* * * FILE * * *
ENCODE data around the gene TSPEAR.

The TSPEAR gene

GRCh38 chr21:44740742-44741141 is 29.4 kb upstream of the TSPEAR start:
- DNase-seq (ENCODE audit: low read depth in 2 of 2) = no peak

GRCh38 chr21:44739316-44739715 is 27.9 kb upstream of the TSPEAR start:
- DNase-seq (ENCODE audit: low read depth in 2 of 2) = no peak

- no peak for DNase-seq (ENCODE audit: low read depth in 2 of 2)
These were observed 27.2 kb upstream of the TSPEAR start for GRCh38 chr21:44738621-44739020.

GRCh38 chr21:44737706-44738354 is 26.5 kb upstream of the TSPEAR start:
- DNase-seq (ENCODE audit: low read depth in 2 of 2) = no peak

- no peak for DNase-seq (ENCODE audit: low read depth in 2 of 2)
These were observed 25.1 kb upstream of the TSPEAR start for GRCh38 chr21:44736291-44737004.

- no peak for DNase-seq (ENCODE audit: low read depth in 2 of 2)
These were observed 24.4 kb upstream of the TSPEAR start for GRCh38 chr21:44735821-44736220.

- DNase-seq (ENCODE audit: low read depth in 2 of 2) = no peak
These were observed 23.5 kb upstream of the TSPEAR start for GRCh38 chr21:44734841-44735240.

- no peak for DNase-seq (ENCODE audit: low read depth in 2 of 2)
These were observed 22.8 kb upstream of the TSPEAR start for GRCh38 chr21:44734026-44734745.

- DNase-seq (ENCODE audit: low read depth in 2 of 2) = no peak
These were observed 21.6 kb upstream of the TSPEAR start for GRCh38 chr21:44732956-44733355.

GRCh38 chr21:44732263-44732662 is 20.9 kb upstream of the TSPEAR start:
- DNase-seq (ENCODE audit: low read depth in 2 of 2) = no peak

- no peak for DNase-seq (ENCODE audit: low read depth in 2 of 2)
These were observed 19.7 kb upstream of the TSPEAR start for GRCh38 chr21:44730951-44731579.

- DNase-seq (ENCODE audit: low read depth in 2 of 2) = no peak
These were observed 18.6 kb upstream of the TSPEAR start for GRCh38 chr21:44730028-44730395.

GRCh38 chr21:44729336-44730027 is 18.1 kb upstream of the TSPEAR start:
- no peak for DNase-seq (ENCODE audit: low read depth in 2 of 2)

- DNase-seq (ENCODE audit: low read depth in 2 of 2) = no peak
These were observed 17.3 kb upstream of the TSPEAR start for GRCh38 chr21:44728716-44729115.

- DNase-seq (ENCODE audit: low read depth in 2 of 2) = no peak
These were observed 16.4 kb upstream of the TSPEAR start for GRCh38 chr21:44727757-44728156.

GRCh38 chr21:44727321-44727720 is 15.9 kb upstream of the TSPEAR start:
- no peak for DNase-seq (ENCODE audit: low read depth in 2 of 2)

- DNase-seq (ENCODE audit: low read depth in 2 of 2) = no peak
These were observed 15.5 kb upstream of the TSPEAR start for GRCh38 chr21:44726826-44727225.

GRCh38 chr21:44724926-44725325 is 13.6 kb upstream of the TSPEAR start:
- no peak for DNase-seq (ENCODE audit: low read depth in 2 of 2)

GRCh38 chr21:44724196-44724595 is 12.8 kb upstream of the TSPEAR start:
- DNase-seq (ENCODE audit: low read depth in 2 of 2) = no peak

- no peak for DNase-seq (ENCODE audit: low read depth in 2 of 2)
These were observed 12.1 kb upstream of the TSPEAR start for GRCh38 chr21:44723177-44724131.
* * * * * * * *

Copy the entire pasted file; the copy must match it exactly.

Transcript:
ENCODE data around the gene TSPEAR.

The TSPEAR gene

GRCh38 chr21:44740742-44741141 is 29.4 kb upstream of the TSPEAR start:
- DNase-seq (ENCODE audit: low read depth in 2 of 2) = no peak

GRCh38 chr21:44739316-44739715 is 27.9 kb upstream of the TSPEAR start:
- DNase-seq (ENCODE audit: low read depth in 2 of 2) = no peak

- no peak for DNase-seq (ENCODE audit: low read depth in 2 of 2)
These were observed 27.2 kb upstream of the TSPEAR start for GRCh38 chr21:44738621-44739020.

GRCh38 chr21:44737706-44738354 is 26.5 kb upstream of the TSPEAR start:
- DNase-seq (ENCODE audit: low read depth in 2 of 2) = no peak

- no peak for DNase-seq (ENCODE audit: low read depth in 2 of 2)
These were observed 25.1 kb upstream of the TSPEAR start for GRCh38 chr21:44736291-44737004.

- no peak for DNase-seq (ENCODE audit: low read depth in 2 of 2)
These were observed 24.4 kb upstream of the TSPEAR start for GRCh38 chr21:44735821-44736220.

- DNase-seq (ENCODE audit: low read depth in 2 of 2) = no peak
These were observed 23.5 kb upstream of the TSPEAR start for GRCh38 chr21:44734841-44735240.

- no peak for DNase-seq (ENCODE audit: low read depth in 2 of 2)
These were observed 22.8 kb upstream of the TSPEAR start for GRCh38 chr21:44734026-44734745.

- DNase-seq (ENCODE audit: low read depth in 2 of 2) = no peak
These were observed 21.6 kb upstream of the TSPEAR start for GRCh38 chr21:44732956-44733355.

GRCh38 chr21:44732263-44732662 is 20.9 kb upstream of the TSPEAR start:
- DNase-seq (ENCODE audit: low read depth in 2 of 2) = no peak

- no peak for DNase-seq (ENCODE audit: low read depth in 2 of 2)
These were observed 19.7 kb upstream of the TSPEAR start for GRCh38 chr21:44730951-44731579.

- DNase-seq (ENCODE audit: low read depth in 2 of 2) = no peak
These were observed 18.6 kb upstream of the TSPEAR start for GRCh38 chr21:44730028-44730395.

GRCh38 chr21:44729336-44730027 is 18.1 kb upstream of the TSPEAR start:
- no peak for DNase-seq (ENCODE audit: low read depth in 2 of 2)

- DNase-seq (ENCODE audit: low read depth in 2 of 2) = no peak
These were observed 17.3 kb upstream of the TSPEAR start for GRCh38 chr21:44728716-44729115.

- DNase-seq (ENCODE audit: low read depth in 2 of 2) = no peak
These were observed 16.4 kb upstream of the TSPEAR start for GRCh38 chr21:44727757-44728156.

GRCh38 chr21:44727321-44727720 is 15.9 kb upstream of the TSPEAR start:
- no peak for DNase-seq (ENCODE audit: low read depth in 2 of 2)

- DNase-seq (ENCODE audit: low read depth in 2 of 2) = no peak
These were observed 15.5 kb upstream of the TSPEAR start for GRCh38 chr21:44726826-44727225.

GRCh38 chr21:44724926-44725325 is 13.6 kb upstream of the TSPEAR start:
- no peak for DNase-seq (ENCODE audit: low read depth in 2 of 2)

GRCh38 chr21:44724196-44724595 is 12.8 kb upstream of the TSPEAR start:
- DNase-seq (ENCODE audit: low read depth in 2 of 2) = no peak

- no peak for DNase-seq (ENCODE audit: low read depth in 2 of 2)
These were observed 12.1 kb upstream of the TSPEAR start for GRCh38 chr21:44723177-44724131.